Not long after students returned from Christmas break, Rick Amero, then interim superintendent of Regional School Unit 2 in Hallowell, acknowledged the toll the district’s ongoing payroll problems were having on its teachers and staff. At the same time, school board chair Donna Seppy promised that the issue would be addressed in a “timely manner.”

Four months later, some number of RSU 2 employees are still not getting accurate paychecks, a problem that dates back nearly two years.

The continuing inability to solve this problem is inexcusable. To say the least, people depend on their pay being on time and accurate, and getting it right is the bare minimum we should expect from our public institutions.

What’s more, the district appears to have left its employees largely in the dark. When something goes wrong, the president of the local teacher’s union said this week, workers haven’t been able to get the answers they need.

The district hasn’t said exactly what is causing the payroll problems, which include some people not getting paid at all, and some getting paid twice, while others have the wrong deductions taken from their checks.

The problems are similar to those experienced by Portland Public Schools, which ultimately led to the resignation of the superintendent.


When news of the problems surfaced in January, Amero, who has since been named permanent superintendent, said the problems dated back to at least July 2021, when he was a principal at Monmouth Academy. The district had planned to launch a new financial software system Jan. 2, with the hope that it would solve the problem, but that was delayed until April so that the district’s information could be migrated to the system correctly.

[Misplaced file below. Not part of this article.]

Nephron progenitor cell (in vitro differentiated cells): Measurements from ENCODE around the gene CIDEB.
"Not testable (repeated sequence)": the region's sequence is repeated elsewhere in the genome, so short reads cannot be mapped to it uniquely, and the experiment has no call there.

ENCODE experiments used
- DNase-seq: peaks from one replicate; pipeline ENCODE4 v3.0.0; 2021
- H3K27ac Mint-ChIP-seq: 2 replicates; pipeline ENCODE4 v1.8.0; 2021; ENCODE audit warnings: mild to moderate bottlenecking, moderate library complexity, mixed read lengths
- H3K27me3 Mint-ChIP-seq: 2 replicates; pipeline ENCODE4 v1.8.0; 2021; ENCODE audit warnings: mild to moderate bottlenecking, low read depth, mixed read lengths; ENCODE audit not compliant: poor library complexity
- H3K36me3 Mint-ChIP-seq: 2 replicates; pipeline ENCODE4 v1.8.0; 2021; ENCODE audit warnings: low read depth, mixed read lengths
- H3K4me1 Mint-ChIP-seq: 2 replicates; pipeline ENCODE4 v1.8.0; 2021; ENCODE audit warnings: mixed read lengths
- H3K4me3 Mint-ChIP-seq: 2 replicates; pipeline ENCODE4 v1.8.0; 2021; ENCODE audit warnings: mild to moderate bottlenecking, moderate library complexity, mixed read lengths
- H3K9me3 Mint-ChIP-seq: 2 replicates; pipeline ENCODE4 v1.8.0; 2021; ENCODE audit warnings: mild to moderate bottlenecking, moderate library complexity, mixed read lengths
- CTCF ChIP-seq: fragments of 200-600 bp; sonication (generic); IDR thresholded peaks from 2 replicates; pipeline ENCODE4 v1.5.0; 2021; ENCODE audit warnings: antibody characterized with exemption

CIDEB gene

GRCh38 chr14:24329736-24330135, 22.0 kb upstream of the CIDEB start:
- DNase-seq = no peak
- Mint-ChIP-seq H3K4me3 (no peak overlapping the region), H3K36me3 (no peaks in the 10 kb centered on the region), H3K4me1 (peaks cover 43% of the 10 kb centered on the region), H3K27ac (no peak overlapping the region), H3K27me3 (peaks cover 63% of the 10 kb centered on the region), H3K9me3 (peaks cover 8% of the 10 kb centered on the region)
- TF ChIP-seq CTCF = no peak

Now, after three pay periods using the new software, glitches are still “widespread and consistent,” according to Keith Morang, the union president.

Amero has blamed the problems on staff turnover and a loss of institutional knowledge in the central office as secretaries have left, which led to miscommunication about responsibilities.

There has also been a lot of turnover in the district’s top position, with Amero now the sixth superintendent in RSU 2 in just the last three years.

The mistakes strike right at the heart of trust between the people who run the district — the superintendent’s office and the school board — and the teachers and staff who work with students every day.

It didn’t help when the district’s business manger seemed to underplay the payroll problems at a meeting in May, calling them “hiccups.” Not getting paid on time is only a “hiccup” when it happens to someone else.

Seppy, the school board chair, had it right back in January. “At the end of the day, employees are our greatest asset in serving our mission,” she said, “and RSU 2 is committed to demonstrating our appreciation and value for their hard work and dedication by providing accurate and reliable payroll processes.”

It’s time for RSU 2 to live up to that statement.

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